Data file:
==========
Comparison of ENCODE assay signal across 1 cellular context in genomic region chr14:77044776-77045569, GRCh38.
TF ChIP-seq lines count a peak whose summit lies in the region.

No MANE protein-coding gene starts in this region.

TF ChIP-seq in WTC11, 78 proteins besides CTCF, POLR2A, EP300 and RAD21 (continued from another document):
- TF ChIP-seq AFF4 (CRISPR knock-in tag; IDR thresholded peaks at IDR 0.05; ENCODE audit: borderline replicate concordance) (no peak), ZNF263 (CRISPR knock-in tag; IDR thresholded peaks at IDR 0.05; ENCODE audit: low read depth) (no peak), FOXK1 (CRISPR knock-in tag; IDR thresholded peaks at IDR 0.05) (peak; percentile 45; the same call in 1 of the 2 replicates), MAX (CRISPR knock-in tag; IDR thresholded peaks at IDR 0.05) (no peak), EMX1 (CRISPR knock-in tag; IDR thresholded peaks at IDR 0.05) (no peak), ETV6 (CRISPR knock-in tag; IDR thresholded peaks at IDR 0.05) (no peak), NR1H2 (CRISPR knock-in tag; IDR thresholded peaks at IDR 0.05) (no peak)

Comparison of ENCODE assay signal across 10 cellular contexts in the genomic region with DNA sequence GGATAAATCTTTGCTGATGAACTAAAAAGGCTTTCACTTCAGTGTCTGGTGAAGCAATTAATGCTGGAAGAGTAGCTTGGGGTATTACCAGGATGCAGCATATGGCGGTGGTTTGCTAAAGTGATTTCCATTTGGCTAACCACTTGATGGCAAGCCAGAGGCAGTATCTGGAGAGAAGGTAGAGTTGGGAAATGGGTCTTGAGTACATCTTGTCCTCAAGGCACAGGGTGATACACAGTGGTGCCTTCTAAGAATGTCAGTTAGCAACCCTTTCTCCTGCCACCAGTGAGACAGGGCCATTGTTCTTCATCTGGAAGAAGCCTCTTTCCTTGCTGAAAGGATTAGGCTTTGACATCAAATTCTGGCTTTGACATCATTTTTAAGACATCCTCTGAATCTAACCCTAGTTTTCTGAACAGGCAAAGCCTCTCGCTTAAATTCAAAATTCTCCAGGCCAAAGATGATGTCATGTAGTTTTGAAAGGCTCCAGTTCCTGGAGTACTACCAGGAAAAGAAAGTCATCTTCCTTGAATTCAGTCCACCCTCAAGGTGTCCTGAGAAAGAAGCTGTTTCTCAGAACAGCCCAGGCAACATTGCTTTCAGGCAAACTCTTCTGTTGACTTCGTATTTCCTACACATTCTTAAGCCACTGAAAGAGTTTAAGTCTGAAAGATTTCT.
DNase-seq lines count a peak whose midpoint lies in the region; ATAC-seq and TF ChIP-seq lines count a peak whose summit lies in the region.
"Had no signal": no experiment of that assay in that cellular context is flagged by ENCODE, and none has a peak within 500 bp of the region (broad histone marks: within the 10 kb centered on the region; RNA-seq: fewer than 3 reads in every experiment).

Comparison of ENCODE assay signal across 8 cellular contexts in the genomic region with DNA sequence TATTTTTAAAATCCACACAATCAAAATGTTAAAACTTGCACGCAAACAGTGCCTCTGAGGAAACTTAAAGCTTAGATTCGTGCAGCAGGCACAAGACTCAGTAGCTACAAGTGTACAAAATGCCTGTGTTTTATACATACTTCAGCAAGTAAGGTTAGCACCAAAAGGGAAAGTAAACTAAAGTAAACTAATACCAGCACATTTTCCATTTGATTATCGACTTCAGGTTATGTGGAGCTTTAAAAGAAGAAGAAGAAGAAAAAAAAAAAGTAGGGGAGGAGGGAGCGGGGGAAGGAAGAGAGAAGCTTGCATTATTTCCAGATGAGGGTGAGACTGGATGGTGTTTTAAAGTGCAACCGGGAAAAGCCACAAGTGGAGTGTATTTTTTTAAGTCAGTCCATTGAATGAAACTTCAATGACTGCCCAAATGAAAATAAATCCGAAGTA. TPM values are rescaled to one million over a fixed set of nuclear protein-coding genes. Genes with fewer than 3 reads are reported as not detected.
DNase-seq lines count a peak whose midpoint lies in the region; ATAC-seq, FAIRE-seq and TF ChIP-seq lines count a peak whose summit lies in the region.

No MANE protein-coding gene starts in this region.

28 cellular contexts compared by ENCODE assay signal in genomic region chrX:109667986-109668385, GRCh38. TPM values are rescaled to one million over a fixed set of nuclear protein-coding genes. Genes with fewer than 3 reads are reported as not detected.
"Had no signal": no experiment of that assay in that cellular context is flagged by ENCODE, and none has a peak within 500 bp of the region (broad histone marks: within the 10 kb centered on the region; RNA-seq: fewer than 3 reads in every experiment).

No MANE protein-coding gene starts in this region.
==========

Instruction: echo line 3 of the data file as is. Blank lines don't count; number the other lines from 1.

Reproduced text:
No MANE protein-coding gene starts in this region.